Q: Holes have begun to show up already in equity performances, you can see it in the Asian market context in the eurozone as well, to a lesser degree the US markets. Would you say at this point there is a significant amount of risk-off or do you fear that is going to come through over the next couple of weeks, which would also then imply sharper downside for markets?
A: Equities have held up relatively okay except for Japan because Japan had also gone up in a somewhat crazy amount. So, outside of Japan, equities have still held up relatively okay. When we spoke on CNBC at the end of April, I was talking about that equities could yet have a blow-off top first and I think that is kind of what we saw there has been this blow-off top, S&P has come off, Indian equities have come off, so leaving Japan aside, equities will still be alright. I don't think there is crash and burn in equities maybe we correct another five-seven percent, but ultimately I don't see a massive crash and burn. The big damage is going to be more on bond yields outside of India and on currencies. Currencies are where you are seeing the brunt of the problem.
So, this bond yields backing up as well as the risk-off in currencies, I think that will be an important way that this is going to manifest itself perhaps less so through the equity's side.
Q: That is actually the overarching theme of the last month or so. Five percent appreciation on the rupee, which basically means in dollar terms India is actually down about two-three percent for the year - for the people who you will be speaking to at the upcoming conference that must be a big deal because they are actually losing money on India position, somewhere they have pumped in a large amount of capital?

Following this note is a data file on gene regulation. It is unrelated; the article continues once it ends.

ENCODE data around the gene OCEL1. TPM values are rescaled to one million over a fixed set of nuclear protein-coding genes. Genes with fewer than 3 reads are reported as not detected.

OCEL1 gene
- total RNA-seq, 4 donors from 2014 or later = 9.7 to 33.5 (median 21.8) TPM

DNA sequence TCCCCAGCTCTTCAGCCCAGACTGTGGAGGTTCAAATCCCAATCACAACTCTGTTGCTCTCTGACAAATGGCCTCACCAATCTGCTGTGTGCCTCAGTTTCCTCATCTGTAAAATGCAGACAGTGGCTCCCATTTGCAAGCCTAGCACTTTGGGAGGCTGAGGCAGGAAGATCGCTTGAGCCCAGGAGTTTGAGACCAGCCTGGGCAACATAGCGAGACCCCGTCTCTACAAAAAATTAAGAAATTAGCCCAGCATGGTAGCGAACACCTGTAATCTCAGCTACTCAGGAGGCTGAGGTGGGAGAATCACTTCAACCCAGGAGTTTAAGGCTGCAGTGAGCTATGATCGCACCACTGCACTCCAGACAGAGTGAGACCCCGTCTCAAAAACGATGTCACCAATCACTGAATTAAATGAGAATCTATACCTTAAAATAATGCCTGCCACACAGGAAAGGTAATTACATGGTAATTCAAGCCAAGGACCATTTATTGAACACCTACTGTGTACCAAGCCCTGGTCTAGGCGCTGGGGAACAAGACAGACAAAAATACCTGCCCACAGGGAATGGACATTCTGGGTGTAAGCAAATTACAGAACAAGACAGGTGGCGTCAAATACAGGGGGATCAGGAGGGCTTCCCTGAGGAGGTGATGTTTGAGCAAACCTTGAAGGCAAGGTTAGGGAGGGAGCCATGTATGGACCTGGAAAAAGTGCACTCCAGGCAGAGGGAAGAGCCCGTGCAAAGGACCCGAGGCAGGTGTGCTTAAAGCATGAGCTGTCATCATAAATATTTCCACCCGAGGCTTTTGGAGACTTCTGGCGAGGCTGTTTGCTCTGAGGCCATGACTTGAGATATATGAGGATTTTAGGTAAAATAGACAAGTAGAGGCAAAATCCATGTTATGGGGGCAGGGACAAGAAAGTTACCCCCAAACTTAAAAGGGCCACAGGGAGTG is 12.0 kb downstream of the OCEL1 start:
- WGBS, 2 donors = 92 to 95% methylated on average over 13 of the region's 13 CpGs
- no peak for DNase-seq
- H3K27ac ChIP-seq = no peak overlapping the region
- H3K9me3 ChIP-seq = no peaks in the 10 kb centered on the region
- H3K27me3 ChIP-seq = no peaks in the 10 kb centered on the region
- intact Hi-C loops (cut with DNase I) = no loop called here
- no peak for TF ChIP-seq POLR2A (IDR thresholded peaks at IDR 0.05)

A: . Globally, around the world over the last 25 years, it is the currency that puts the fear of god in investors. Whenever people start thinking this could gallop, this could go from two percent depreciation to 10 to 20 percent, then nothing else really matters whether you make 10 percent in the equity market or 15 percent or whether you make seven-eight percent in your bond coupons - all of that is just immaterial compared to the risk that you have on the currency. That is why even on April 29, when we last spoke my concerned was on the currency.
Unfortunately, it has come true that we are looking at a situation where the Indian rupee has weakened even more than the other Asian currencies. There is some amount of worry out there among Foreign Institutional Investor (FII) and they have come and hedged quite a bit. Over the last two weeks we have seen fair amount of activity among FII investors who had hedged end of 2011, because they had gotten burnt then in 2012, they lifted some of those hedges and this year have had to come back and put some more of those hedges on. So, there is that worry and addressing that is got to be one of the most important things that authorities will have to do which they have started doing.
Maybe, there is too much reliance on gold. We seem to think that gold is the reason why dollar-INR is where it is. It is certainly a big culprit and so. all the measures that the authorities are trying to put around it are helpful, the inflation indexed bonds atleast the first auction went off okay. But I don't think it is just that. There is a overall strong dollar environment but still we are underperforming quite a bit. I think some of that has to do with people being unhappy that the legislative agenda had not progressed, which is what people's hopes were in the middle of April but that has not progressed. They are not sure what the next parliamentary session will look like and they are not sure when the next elections will be. So, we have really not kept pace even with the rest of the world in terms of the currency movements.
READ MORE ON Pankaj Vaish, Head of Markets-South Asia at Citi, quantitative easing, Ben Bernanke, corporate bonds, refinancing for companies, currencies, consumer price index (CPI), Wholesale Price Index (WPI), current account deficit (CAD